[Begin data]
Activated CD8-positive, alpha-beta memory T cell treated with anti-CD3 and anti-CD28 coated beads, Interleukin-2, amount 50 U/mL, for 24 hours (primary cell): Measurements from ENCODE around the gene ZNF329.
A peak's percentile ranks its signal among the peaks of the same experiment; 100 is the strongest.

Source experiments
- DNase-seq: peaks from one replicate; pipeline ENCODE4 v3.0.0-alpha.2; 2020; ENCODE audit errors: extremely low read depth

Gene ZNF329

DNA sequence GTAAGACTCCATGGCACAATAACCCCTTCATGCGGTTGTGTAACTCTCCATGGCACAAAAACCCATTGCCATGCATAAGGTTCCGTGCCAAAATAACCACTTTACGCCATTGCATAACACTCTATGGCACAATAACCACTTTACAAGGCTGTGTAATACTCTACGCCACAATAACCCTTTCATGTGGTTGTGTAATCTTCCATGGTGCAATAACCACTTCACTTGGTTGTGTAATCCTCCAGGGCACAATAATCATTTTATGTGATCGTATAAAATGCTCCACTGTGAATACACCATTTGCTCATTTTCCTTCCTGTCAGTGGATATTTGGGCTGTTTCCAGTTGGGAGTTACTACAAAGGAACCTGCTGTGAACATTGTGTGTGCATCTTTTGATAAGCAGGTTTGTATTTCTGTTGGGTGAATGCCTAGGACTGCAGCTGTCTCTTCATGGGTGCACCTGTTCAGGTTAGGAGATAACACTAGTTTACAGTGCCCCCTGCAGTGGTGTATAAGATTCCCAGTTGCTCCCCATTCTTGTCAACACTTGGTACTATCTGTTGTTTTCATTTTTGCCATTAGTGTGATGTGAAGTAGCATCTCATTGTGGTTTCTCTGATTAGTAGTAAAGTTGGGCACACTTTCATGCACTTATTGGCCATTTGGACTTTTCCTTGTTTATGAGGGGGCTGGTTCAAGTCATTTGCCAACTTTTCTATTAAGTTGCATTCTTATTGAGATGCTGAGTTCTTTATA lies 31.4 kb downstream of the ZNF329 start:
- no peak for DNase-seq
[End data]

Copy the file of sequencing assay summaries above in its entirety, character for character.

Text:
Activated CD8-positive, alpha-beta memory T cell treated with anti-CD3 and anti-CD28 coated beads, Interleukin-2, amount 50 U/mL, for 24 hours (primary cell): Measurements from ENCODE around the gene ZNF329.
A peak's percentile ranks its signal among the peaks of the same experiment; 100 is the strongest.

Source experiments
- DNase-seq: peaks from one replicate; pipeline ENCODE4 v3.0.0-alpha.2; 2020; ENCODE audit errors: extremely low read depth

Gene ZNF329

DNA sequence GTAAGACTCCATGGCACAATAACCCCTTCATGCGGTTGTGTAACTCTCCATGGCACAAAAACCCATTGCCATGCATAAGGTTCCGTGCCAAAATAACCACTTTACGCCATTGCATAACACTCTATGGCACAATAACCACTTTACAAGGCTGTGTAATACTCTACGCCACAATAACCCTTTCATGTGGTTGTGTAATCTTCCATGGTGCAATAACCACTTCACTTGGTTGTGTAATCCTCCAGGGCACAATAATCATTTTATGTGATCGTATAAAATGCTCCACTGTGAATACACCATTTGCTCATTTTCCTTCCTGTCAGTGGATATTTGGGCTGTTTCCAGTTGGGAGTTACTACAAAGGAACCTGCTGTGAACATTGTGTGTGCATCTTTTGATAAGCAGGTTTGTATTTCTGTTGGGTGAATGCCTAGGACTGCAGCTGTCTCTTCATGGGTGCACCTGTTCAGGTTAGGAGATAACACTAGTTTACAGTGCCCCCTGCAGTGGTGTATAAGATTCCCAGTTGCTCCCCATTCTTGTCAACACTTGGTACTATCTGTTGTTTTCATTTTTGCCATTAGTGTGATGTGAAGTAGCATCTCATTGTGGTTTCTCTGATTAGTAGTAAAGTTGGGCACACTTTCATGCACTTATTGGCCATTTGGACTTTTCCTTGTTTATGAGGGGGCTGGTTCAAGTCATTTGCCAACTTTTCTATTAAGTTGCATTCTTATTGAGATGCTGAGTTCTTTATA lies 31.4 kb downstream of the ZNF329 start:
- no peak for DNase-seq